Links Round-up: Celebrating Bev Beaver; Following hockey as a blind and deaf fan; NHL returning to China; and more

Formerly known as “Weekly Links,” our round-up of important and interesting pieces from the hockey blogosphere and media will now appear twice a month.

  • William Douglas has a great profile on Bev Beaver, a First Nations athlete from the Six Nations Reserve who had a prolific career at a time when women’s options for competitive hockey were extremely limited. Some of Beaver’s items from her playing days are being displayed at the Hockey Hall of Fame. [Color of Hockey; Turtle Island News]
  • Christian Holmes, a hockey fan and aspiring journalist whose disability means he is both blind and deaf, writes about his fandom and how he follows games on TV and in person. [Grandstand Central]
  • The NHL will return to China with preseason games. Last year, the Vancouver Canucks and Los Angeles Kings played in Beijing and Shanghai. This year, the Calgary Flames and Boston Bruins will face off in Beijing and Shenzhen. [TSN]
  • As Slava Voynov reportedly eyes a return to the NHL, a number of fan bloggers have argued passionately against giving the domestic abuser a contract. [Habs Eyes on the Prize; Arctic Ice Hockey]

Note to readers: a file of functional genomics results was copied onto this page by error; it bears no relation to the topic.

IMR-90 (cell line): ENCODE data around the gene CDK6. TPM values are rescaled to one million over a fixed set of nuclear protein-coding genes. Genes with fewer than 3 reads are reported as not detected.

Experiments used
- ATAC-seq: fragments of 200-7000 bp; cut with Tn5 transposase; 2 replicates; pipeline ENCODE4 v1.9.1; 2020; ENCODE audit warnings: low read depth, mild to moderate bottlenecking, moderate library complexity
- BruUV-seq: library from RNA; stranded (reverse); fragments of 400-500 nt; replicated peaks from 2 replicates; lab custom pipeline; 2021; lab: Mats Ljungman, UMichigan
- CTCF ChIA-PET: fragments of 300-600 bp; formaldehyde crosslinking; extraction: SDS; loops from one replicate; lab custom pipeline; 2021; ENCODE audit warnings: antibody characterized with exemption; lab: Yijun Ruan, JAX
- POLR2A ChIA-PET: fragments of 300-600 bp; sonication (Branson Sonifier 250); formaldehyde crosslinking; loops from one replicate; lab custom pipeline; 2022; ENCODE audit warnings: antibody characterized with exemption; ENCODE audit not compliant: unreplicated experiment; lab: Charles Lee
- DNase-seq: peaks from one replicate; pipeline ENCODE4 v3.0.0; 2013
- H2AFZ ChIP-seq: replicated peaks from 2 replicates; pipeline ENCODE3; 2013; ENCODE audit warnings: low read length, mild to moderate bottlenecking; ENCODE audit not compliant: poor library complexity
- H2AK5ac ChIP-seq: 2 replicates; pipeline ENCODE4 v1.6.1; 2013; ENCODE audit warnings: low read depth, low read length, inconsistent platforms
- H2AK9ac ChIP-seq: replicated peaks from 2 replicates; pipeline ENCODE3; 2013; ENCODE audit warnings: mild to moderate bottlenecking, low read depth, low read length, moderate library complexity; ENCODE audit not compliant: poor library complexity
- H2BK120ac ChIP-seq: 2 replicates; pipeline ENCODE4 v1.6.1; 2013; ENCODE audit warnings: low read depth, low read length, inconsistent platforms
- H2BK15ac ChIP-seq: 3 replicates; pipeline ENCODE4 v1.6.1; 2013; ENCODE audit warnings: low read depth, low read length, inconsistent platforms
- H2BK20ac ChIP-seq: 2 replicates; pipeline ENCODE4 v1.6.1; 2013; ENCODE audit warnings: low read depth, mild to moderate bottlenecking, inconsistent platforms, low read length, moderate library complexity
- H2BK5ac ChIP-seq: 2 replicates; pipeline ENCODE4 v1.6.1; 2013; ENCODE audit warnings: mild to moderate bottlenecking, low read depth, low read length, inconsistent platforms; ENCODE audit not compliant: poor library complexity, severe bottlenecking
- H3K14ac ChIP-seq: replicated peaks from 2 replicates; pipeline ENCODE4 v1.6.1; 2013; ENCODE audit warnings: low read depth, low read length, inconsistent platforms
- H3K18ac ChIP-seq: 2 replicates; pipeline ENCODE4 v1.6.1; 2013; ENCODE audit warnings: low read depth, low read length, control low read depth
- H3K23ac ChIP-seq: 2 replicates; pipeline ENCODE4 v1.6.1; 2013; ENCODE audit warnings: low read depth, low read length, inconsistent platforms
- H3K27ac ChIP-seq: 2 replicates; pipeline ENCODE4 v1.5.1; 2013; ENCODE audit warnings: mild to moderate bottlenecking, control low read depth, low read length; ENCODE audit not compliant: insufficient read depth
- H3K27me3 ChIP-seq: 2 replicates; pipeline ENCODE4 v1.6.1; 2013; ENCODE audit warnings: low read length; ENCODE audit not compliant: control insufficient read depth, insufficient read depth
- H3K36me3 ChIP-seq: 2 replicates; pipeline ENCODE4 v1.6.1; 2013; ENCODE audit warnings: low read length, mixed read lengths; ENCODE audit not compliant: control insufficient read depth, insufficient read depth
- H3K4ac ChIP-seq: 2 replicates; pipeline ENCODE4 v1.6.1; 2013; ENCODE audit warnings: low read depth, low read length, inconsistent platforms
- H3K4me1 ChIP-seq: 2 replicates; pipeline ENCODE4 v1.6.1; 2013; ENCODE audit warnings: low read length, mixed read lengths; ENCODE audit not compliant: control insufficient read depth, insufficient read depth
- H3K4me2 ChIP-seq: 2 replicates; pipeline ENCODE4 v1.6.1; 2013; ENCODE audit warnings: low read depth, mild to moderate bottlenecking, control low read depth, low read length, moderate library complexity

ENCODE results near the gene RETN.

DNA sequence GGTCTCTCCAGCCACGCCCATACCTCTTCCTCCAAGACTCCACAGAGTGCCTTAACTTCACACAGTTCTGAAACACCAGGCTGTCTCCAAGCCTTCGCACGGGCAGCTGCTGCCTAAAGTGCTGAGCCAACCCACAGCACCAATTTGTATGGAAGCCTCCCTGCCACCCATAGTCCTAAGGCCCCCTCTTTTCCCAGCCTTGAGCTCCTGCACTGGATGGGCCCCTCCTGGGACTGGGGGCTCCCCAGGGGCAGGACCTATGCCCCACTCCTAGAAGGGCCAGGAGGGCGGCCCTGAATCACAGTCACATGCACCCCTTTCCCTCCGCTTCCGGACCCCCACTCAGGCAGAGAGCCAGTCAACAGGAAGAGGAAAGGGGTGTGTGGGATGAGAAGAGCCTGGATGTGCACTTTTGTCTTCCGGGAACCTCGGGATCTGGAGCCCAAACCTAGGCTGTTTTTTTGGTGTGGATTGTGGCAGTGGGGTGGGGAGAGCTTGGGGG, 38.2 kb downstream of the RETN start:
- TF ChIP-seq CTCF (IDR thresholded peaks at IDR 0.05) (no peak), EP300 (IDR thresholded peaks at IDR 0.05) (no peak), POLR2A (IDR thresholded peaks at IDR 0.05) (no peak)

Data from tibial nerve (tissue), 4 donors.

• The owners of the Surrey Knights, a junior team in the Pacific Junior Hockey League, have filed complaints with the BC Human Rights Tribunal. Amar Gill and John Craighead allege that, as the only people of colour who are owners in the league, they have faced racial discrimination on a number of fronts. [The Georgia Straight]
  • Another former NHLer has been found to have CTE:

  • The Vegas Golden Knights have introduced Spanish-language broadcasts to make the team accessible to Las Vegas’ sizeable Hispanic population. [NHL.com]
  • Great Britain’s national men’s hockey team is seeing an increase in the number of men of colour playing for the squad. [Color of Hockey]
  • In the wake of a deadly van attack in Toronto, the Maple Leafs’ Ron Hainsey delivered an emotional message to the city. [Puck Daddy]
  • An interview with Dr. Michael Mann, a climate change scientist who famously used a hockey stick to visualize temperature changes over time. [Green Sports Blog]
  • A book review in Swedish by friend of the blog, Dr. Tobias Stark, about a new edited volume The Same but Different: Hockey in Quebec. [Nordic Sports Forum]
  • A Canadian girl is trying to put a stop to the Nashville Predators’ tradition of throwing dead catfish on the ice. [CBC News]
  • The Olympic Channel has produced a documentary on the 1998 Gold Medal winning Czech Republic men’s team. The underdogs, led by Dominik Hasek, captured the gold after defeating Canada and Russia. [Olympic Channel]
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